For the third summer in a row, Austin Sanders has traveled to Gallup, N.M., for the National Junior High Finals Rodeo, which started today and ends Saturday.

He blocks everything else out, and listens to country music to clear his head for the 359-mile, six-hour drive from Marana to Gallup.

"I don't think about it," said Sanders, a breakaway roper, "I just think about my runs, and I listen to country music, I listen to George Strait."

The Sanders family drove to New Mexico on Thursday, with Austin's horse trailer in tow behind an RV. And it's Austin's RV, because he paid for it.

The 13-year-old bought his family a motor home because he didn't feel like staying in hotels anymore.

"We don't have a lot of money," said mom Christine Sanders, "and what we do have, we spend on our kids. Rodeoing is what we do."

Sanders has some money saved up, thanks in large part to his success in rodeo competition. In 2012 alone, he made $20,000.

"He really stunned us," his mother said. "When I asked him what he was going to do with the money, he said 'I want to buy an RV.' It brought our family to tears. What 13-year-old kid is going to do that?"

The thing is, Sanders loves the rodeo. He lives it, he breathes it and basically couldn't function without it. He practices roping every day.

"I've always tried to work toward making a life out of this," Sanders said, "and one day going pro."

This is his third time competing in the National Junior High Rodeo that draws about 900 competitors, and he's already been a part of Las Fiesta de los Vaqueros in Tucson, so he's well on his way down that path.

He's also gone up against people two and three times his age in other venues. Sanders has competed in roping events where he's going against 700 teams, the majority of which are made up of grown men.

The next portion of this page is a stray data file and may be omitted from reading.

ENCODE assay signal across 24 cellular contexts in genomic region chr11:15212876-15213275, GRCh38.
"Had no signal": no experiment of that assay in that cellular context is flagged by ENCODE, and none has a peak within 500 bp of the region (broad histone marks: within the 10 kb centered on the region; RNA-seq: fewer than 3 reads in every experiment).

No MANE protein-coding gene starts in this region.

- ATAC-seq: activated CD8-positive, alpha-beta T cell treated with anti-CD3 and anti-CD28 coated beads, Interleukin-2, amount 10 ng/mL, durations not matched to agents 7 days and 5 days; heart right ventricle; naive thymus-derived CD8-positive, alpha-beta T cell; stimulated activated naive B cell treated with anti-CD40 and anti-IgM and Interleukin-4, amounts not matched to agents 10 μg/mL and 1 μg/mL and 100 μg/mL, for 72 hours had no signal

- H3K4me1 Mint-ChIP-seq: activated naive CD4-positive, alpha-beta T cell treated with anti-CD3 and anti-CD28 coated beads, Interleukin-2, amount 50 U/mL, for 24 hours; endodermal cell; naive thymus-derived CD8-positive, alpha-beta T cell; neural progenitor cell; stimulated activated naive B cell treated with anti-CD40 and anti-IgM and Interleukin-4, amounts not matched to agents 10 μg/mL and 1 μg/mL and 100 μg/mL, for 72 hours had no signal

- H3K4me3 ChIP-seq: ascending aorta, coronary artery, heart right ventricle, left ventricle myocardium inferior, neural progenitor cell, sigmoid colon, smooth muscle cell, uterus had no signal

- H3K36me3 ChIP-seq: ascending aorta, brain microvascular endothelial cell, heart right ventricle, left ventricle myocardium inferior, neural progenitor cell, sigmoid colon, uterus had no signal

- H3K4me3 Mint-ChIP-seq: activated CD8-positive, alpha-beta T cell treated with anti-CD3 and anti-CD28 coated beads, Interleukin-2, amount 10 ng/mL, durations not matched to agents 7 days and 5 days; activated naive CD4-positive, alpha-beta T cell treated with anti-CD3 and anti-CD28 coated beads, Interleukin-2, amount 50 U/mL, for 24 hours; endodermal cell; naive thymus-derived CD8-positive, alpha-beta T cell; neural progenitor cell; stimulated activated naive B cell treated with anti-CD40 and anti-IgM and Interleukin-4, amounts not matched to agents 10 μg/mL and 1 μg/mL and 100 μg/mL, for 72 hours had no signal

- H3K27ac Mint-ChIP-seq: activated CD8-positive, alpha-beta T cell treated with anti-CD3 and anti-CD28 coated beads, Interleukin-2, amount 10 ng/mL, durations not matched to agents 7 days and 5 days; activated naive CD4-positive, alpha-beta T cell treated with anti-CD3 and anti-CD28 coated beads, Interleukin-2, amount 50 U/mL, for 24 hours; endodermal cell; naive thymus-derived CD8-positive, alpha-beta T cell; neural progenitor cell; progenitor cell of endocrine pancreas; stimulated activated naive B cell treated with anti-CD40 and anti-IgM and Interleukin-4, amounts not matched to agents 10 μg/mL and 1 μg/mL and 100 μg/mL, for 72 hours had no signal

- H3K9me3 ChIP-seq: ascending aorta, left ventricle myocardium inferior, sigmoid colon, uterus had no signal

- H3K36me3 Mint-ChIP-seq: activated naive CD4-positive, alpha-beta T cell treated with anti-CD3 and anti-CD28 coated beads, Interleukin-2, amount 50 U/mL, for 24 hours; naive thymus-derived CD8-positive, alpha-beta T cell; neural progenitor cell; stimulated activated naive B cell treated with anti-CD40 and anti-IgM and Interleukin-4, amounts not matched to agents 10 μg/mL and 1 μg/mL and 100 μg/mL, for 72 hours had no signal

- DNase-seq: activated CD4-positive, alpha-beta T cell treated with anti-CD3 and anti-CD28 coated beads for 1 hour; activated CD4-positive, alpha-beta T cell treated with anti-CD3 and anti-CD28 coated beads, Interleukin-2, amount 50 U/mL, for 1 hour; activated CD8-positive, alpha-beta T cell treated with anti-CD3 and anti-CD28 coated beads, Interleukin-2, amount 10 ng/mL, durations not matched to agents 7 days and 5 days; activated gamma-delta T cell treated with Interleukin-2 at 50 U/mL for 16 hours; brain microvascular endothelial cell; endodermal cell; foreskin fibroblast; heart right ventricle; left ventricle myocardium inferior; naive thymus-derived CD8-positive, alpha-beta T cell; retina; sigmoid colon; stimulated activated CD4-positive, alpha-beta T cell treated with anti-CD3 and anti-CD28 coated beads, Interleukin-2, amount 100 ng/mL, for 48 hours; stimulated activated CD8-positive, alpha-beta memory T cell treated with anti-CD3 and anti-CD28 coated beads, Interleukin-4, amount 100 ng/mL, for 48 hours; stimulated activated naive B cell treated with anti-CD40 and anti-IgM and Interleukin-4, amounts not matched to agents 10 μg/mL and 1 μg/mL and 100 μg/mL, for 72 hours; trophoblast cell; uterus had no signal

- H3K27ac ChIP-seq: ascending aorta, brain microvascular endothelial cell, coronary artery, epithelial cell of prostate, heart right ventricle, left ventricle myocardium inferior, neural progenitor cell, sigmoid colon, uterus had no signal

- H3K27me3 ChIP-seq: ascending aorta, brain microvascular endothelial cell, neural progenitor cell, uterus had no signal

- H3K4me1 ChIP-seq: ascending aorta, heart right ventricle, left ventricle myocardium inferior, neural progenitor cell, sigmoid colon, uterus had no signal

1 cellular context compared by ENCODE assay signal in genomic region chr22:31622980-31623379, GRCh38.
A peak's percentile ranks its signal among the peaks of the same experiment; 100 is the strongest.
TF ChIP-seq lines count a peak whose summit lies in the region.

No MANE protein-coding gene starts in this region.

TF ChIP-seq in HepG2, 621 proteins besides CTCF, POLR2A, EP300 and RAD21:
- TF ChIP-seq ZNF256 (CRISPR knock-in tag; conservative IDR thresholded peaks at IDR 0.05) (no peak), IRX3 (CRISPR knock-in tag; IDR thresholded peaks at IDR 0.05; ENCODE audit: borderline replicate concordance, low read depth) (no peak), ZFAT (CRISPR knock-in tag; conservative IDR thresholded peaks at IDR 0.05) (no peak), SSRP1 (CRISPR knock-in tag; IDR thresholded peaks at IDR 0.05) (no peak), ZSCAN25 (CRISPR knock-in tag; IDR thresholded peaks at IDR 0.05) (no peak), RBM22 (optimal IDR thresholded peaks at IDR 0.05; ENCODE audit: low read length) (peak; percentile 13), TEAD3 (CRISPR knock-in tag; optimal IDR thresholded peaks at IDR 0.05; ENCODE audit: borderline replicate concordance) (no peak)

"In one day alone, he won over $3,000 roping against 700 teams of old men," Christine Sanders said, "and he doesn't realize that's such a big deal. He doesn't get fazed. He just loves the challenge."

It doesn't faze Sanders that he makes more money than some adults make in a year, or that he occasionally competes on national television. He's calm, cool and collected before, during and after competition.

"I have to clear my mind," Sanders said, "and just focus on one run at a time, take it all in and focus on one run each time."

His mother can't even ground him like any other 13-year-old. Taking TV or video games away from him wouldn't do much.

"If you want to punish Austin," she said, "you take away his rope, or tell him he can't practice today.

"Like any other athlete, he puts his time and discipline into it just like if it was baseball or football. It's what he wants to do, it's in his blood, it's in his heart and it's all he lives and breathes for."

Contact reporter Zack Rosenblatt at or 573-4145. On Twitter @zackblatt